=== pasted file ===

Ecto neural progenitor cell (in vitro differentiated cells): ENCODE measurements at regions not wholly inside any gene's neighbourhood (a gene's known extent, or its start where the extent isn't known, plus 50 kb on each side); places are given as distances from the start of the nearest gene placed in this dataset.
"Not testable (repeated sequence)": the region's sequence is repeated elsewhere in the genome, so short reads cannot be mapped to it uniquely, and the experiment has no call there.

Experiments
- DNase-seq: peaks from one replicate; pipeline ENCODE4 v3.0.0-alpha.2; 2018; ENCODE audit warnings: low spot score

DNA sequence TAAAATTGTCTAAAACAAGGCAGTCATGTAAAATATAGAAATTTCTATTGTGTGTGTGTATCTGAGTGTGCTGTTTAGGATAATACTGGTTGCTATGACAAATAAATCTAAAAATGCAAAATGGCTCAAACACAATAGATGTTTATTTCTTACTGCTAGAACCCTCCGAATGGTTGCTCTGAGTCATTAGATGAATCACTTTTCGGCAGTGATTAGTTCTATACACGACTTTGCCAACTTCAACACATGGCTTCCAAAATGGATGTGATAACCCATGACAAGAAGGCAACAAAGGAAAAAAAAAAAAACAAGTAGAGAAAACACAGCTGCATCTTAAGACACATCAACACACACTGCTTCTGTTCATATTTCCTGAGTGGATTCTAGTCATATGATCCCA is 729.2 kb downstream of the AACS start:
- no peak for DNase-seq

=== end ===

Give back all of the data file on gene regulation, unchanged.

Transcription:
Ecto neural progenitor cell (in vitro differentiated cells): ENCODE measurements at regions not wholly inside any gene's neighbourhood (a gene's known extent, or its start where the extent isn't known, plus 50 kb on each side); places are given as distances from the start of the nearest gene placed in this dataset.
"Not testable (repeated sequence)": the region's sequence is repeated elsewhere in the genome, so short reads cannot be mapped to it uniquely, and the experiment has no call there.

Experiments
- DNase-seq: peaks from one replicate; pipeline ENCODE4 v3.0.0-alpha.2; 2018; ENCODE audit warnings: low spot score

DNA sequence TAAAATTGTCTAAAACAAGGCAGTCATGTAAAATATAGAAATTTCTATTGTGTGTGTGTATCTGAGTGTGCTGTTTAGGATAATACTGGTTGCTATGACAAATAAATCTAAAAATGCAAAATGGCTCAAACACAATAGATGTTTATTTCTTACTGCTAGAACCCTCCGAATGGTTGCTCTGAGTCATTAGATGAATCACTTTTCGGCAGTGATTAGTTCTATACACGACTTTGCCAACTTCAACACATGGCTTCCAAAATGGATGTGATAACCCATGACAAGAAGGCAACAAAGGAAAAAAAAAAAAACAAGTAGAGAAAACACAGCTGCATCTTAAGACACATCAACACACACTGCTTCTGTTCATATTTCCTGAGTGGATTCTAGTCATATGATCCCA is 729.2 kb downstream of the AACS start:
- no peak for DNase-seq